the starter’s guide to building brand equity

The term “brand equity” gets thrown around marketing circles a lot. You may have come across it and even wondered what it meant. Investopedia defines brand equity as “a value premium that a company generates from a product with a recognizable name when compared to a generic equivalent.”

Coca-Cola, Costco, Starbucks, and Tylenol are a few of the most recognizable examples of companies and products with an established brand equity. As you can see, they share the traits of having developed offerings that are made under strict quality control, easy to recognize, and reliable.

Now, do you have to be a giant corporation to fulfill these requisites? No, these big guns started small as well. If you follow the principles that led them to their current status, you can also build your brand equity regardless of your company size.

Step 1: Determine your positioning

It is imperative that you are building a brand equity around a great product or service. You can be manufacturing goods, developing software for distribution, or retailing others’ creations. In any case, it should be an offering of excellent quality. Average stuff will be hard to market as they are.

Now, this step will require you to be single-minded in finding a unique position for your brand. Gather and consult the decision-makers in your organization. Ask yourselves the following:

  • What does the company stand for?
  • How do we differ from the competition in terms of product and service?

Avoid generalities. Be specific. And do not be afraid to see how other companies did it. Apple’s Vision Statement is too long to quote, but one line captures its essence. It says, “We believe in the simple, not the complex.” And then it continues with how Apple owns and controls the primary technologies behind its products. That is something its most loyal consumers know by heart.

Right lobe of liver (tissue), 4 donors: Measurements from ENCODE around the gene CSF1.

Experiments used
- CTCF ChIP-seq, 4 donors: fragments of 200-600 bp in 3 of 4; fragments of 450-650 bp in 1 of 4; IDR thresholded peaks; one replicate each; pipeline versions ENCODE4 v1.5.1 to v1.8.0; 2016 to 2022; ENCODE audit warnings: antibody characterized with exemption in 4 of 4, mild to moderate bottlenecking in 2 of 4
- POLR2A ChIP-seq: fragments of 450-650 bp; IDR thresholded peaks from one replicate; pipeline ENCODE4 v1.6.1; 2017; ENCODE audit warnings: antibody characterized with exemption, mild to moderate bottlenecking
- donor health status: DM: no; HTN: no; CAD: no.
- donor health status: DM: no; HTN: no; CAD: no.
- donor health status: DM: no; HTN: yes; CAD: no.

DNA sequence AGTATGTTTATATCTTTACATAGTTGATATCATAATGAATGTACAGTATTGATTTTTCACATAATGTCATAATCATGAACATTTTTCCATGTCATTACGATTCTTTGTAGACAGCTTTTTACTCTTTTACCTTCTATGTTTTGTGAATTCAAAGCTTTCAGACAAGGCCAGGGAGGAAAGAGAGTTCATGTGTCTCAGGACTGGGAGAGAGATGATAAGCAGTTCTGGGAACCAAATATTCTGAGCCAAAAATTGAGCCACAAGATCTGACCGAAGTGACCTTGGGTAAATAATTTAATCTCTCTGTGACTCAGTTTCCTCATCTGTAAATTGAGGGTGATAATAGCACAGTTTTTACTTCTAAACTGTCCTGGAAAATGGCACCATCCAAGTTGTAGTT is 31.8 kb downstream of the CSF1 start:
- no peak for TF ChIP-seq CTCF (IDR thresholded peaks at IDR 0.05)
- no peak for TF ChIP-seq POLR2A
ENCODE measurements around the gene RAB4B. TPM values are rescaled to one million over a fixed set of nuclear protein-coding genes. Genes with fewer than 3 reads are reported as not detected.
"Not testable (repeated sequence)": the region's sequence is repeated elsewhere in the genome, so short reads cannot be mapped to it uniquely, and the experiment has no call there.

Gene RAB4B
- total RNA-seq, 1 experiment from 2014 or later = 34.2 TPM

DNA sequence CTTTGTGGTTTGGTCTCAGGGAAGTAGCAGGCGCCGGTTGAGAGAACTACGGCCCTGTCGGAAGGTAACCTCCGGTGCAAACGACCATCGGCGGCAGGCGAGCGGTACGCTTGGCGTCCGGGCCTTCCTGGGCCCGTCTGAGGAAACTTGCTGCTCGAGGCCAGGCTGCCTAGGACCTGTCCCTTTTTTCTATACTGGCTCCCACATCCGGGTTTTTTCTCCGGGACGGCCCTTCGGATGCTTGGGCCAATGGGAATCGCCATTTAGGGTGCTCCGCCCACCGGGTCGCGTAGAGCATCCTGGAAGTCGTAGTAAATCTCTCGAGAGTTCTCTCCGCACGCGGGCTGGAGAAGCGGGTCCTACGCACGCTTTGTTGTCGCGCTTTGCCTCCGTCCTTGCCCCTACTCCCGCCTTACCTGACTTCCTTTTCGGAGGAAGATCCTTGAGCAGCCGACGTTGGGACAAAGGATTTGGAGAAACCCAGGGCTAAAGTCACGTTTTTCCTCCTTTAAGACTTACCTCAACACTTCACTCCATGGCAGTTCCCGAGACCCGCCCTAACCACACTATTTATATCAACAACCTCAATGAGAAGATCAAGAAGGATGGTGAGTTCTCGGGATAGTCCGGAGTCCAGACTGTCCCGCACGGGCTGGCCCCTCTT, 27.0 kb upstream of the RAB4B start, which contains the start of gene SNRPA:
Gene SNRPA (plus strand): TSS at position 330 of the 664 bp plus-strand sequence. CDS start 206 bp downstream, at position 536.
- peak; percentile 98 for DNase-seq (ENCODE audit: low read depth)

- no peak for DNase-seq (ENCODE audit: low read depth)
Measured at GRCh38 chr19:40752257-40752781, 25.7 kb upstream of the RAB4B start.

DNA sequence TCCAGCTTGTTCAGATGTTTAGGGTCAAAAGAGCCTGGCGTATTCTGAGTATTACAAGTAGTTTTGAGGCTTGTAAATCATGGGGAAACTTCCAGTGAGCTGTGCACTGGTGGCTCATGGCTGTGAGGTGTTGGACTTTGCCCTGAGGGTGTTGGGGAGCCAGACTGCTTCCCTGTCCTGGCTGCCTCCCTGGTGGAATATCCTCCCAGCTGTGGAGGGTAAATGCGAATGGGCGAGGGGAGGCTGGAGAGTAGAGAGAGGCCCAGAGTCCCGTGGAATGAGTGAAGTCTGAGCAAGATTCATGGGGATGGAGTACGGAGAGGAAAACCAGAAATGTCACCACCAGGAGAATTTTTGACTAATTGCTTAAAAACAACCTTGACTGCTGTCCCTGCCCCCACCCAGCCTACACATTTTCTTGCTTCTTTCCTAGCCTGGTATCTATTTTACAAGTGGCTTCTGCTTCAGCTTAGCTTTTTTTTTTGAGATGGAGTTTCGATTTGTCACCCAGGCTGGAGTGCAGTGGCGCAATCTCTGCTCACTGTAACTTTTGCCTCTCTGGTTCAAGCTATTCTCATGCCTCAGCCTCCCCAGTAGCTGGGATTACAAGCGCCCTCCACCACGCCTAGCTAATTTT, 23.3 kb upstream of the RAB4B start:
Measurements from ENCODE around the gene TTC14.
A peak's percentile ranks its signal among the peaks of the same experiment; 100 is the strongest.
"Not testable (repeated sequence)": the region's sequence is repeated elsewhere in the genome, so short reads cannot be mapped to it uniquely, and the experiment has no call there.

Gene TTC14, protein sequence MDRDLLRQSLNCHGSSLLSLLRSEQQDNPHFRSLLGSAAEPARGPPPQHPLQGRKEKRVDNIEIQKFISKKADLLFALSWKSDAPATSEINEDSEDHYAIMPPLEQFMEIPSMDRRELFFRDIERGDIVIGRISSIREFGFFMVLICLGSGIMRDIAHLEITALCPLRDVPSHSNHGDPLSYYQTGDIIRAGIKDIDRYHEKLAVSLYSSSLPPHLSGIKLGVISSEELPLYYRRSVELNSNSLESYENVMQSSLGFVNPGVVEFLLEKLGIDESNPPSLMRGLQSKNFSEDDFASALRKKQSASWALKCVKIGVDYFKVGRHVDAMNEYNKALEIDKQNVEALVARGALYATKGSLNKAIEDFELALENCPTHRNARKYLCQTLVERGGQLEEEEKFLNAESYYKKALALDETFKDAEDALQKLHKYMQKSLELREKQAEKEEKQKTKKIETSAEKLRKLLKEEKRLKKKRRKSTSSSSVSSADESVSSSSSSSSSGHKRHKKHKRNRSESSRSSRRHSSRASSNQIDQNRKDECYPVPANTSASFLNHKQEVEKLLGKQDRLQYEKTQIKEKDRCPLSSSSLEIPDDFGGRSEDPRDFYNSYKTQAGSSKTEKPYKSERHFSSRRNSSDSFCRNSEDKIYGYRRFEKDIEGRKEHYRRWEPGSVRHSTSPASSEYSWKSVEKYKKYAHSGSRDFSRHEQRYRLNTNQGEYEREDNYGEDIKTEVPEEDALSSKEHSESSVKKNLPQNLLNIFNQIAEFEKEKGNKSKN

Step 2: Identify customer groups

This part is called segmentation. There are several techniques to accomplish it, but you can choose from three for now. The first one is demographic segmentation. Here, you will use age, gender, education, occupation, and income, among others. Second, you can also differentiate your market sub-groups according to their location, particularly their city, state, region, or country. This method is called geographical segmentation. Lastly, there is also the psychographic approach. This technique combines lifestyle, social class, behavior, and opinions.

The task does not end with identifying your market segments in a meaningful way. You have to decide which subgroups will you serve. To go about it systematically, apply the same principles behind lead scoring. It is the objective ranking of leads based on how likely they are to convert immediately. Are they ready, in need of nurturing, or unlikely to buy?

Step 3: Tailor messaging to target segments

In other words, build an emotional connection with your target subgroups. There are plenty of examples online, but menstrual pad maker Always stands out. It sets out to “champion girls’ confidence”. It targets girls and women. So, instead of creating campaigns that sell their products, they sometimes focus on their cause. Case in point: the #LikeAGirl campaign. It is about sending a strong message to its consumers about the impact of puberty on a girl’s confidence. It nails down the empowerment part without having to sell the features of any of its pads. If done right, this step can benefit your brand awareness, which means your customers are able to associate your brand with certain types of products. 

Measure your efforts

Lastly, determine when you are going to execute your branding strategy. During implementation, you will be able to gather more data to inform your future decisions. But before this happens, you should already have set metrics to help you assess if you are hitting objectives or not. You can use the knowledge metrics, which consists of the abovementioned brand awareness and associations. Meanwhile, the preference metrics refer to the value placed by stakeholders on your brand and defines place in the competition. Will consumers choose you over another brand? And then there is the financial metrics, which include market share and revenue generation capabilities, among others.

Alternatively, you can tap the expertise of an advisory board. In this case, its members can be a source of objective feedback in evaluating your brand equity. You can also expect them to provide value using the outside-in approach. According to James McClung, CEO of  Lismore International, this approach is impossible to achieve from inside the organization.  You are then advised to go for people who have a track record for helping companies achieve their ultimate brand equity goals.

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